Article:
16.02.2010 Features

Away with these Mulattoes. Bring Back Osofo Dadzie and Obra.

Away with these Mulattoes. Bring Back Osofo Dadzie and Obra.
16.02.2010 LISTEN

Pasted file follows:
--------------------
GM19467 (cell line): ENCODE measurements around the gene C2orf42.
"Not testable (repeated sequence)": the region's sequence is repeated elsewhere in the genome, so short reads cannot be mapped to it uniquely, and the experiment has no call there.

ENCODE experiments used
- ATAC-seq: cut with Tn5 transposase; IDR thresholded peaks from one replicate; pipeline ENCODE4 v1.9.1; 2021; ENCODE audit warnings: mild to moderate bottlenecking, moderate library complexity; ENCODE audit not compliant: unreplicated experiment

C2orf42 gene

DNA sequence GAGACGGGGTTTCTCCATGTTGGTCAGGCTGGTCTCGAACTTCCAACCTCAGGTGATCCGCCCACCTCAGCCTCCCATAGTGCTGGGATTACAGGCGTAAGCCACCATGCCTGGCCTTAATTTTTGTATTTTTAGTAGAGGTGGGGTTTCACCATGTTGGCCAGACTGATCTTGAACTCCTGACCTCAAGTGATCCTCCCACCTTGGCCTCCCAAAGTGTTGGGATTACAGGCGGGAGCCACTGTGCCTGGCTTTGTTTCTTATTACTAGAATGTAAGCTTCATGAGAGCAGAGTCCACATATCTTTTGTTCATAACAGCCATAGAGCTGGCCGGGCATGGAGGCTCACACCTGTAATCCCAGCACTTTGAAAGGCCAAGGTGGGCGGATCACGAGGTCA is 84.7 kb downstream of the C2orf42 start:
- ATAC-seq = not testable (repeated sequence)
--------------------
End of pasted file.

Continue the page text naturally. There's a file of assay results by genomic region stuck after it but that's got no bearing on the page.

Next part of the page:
The Ghanaian market is today littered with a plethora of Nigerian and Ghanaian movies ranging from Beyonce- a supposedly over-pampered and supremely hubristic First Daughter; through Princess Tyra- another self-centred lass whose boyfriend had been hijacked by another, to Agya Koo- the crafty comedian whose antics leaves many a Ghanaian person in stitches. I have never been a fan of these Ghanaian/ Nigerian movies mainly because I hardly have the time to enjoy movies these days and, most importantly, I find these movies intellectually unchallenging and downright revolting, to be perfectly honest. A few of the scenes that I have managed to endure in passing have made me question the abilities of the 'directors' who actually make these movies. Clearly they are not serious and take the viewing audience for non-sophisticates or dunces or both. Why people still throng after what are clearly travesties of serious movie making is still unknown to me. In fact the whole Ghanaian movie industry appears to be retrograding rather than progressing. I mean take Kow Ansah's Heritage Africa (1989) and Love Brewed in the African Pot (1981)–two of Ghana's most seminal productions. To this day I can vehemently contend that not a single one of these recent burlesques can compare with these. Other landmark productions such as African Timber by Peter Bringmann and even our very own Osofo Dadzie and Obra Series were much, much better than any of these rag-tag Ghanaian/ Nigerian productions. Why do I condemn these so-called Ghanaian movies? Well let me explain in the following paragraphs.